Cabin Fever (2002)

This really hasn’t aged particularly well and increasingly feels like less of an original horror vision* than a gleeful mash-up of every horror movie Eli Roth loved in his teens. There’s very little finesse here. The stupid excess of homophobic and racial slurs in service of juvenile laughs will certainly hinder this in a today’s climate but it does make it a weird, if embarrassing, time capsule of what dumb American teens talked like in the early 2000s. Thank god those days are over.

I saw Cabin Fever a lot back in the day so I will always see it in a fond light but even I can admit the actual film may not really warrant much attention as time goes on. Luckily there’s enough utterly bizarre tonal shifts and bug-out supporting characters to ensure every revisit contains some rewards. I’m a big fan of Deputy Winston and “pancakes!”. Also the flesh-eating disease is a great anchor for a cabin-in-the-woods horror flick, though Roth barely scratches the surface of its potential by the time things get going. Nevertheless, he does manage to get in his fair share of effective gore gags, heightened no doubt by the assistance of two thirds of KNB effects in the make-up department. The fingering fake-out (there’s a sentence I never expected to write today) is still a terrific bit, and the way things escalate so aggressively into either sex or violence is, frankly, very funny. It’s so dumb, but at least it’s self-aware and entertaining.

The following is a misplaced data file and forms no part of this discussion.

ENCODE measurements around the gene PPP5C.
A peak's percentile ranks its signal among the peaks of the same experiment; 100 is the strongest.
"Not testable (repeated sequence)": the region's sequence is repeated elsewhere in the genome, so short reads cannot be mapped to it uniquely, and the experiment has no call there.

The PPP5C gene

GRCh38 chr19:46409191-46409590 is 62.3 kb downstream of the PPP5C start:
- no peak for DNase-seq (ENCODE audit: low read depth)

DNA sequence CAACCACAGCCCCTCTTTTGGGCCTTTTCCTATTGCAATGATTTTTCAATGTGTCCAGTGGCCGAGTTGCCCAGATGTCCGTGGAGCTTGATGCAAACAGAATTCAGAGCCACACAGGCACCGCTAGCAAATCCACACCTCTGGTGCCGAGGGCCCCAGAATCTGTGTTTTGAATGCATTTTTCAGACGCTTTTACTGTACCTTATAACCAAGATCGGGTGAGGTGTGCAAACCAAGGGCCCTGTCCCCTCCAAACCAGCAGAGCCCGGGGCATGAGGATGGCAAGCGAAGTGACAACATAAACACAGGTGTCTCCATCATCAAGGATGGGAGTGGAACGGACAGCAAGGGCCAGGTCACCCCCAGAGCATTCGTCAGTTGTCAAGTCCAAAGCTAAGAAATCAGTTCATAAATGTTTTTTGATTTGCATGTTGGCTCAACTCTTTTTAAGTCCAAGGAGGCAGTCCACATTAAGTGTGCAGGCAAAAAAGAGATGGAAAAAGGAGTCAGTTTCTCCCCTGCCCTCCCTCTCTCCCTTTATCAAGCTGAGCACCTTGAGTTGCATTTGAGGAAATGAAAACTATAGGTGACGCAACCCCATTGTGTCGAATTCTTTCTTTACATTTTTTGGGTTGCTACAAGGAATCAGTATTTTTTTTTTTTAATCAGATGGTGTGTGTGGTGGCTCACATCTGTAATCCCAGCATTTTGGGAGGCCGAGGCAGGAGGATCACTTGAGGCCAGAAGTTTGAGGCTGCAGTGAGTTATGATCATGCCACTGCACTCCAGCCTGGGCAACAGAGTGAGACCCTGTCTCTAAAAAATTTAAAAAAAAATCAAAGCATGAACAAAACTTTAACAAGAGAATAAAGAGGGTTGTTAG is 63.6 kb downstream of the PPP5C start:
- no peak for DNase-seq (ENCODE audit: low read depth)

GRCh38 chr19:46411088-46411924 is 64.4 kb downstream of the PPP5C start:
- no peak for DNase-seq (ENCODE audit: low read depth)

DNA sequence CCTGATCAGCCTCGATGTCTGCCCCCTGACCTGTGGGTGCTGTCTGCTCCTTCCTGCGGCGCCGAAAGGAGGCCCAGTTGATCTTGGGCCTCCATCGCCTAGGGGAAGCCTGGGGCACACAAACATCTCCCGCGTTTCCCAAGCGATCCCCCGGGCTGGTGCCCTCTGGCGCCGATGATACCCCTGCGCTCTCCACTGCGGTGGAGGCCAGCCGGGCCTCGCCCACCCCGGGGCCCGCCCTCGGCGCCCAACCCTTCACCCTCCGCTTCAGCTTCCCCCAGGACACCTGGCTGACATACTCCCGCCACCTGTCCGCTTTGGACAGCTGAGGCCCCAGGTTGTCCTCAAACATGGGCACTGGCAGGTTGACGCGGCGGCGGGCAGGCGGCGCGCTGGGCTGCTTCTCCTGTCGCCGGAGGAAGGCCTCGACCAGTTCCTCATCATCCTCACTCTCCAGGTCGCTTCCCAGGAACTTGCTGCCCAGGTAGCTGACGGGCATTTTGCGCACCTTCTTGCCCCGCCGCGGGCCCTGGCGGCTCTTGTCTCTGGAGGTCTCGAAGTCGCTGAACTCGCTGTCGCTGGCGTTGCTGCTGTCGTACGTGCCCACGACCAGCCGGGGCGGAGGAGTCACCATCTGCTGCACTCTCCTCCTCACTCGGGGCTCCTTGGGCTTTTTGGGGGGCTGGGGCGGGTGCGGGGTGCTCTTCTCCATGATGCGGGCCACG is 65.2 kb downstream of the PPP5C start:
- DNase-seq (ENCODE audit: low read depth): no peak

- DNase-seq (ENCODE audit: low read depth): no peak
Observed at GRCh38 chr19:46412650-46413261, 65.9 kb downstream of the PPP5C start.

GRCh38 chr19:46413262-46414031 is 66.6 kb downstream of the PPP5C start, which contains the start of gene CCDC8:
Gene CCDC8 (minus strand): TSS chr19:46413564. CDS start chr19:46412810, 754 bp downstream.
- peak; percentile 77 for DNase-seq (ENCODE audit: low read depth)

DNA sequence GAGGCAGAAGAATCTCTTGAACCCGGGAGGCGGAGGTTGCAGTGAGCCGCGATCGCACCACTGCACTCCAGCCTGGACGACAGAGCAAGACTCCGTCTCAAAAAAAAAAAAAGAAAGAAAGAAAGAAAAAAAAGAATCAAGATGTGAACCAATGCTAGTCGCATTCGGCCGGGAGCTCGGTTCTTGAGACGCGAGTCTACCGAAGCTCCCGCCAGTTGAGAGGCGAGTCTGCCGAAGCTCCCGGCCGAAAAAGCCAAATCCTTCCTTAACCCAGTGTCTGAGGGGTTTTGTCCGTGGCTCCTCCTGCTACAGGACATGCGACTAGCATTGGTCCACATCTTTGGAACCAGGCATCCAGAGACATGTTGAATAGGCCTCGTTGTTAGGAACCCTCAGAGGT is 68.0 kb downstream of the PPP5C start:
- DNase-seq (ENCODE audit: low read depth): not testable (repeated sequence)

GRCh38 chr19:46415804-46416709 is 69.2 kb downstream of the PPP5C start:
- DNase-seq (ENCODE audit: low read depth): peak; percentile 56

Had Roth taken more ownership and done his own sequel, I really think we could have seen an excellent Cabin Fever 2. As Hostel Part II shows, the dude really gets into the swing of things once he can play in a sandbox without having to build it first. This probably won’t be the last time I see this in my lifetime.

*Not that Cabin Fever ever really felt like a total breath of fresh air but Roth being so blatant about his influences and playfully tweaking them to his own lurid sensibility did give genre-heads like me a jolt of giddiness back in the day. Never forget that Quentin Tarantino branded Roth “the future of American horror” in the wake of this film’s release.

Watched on blu-ray

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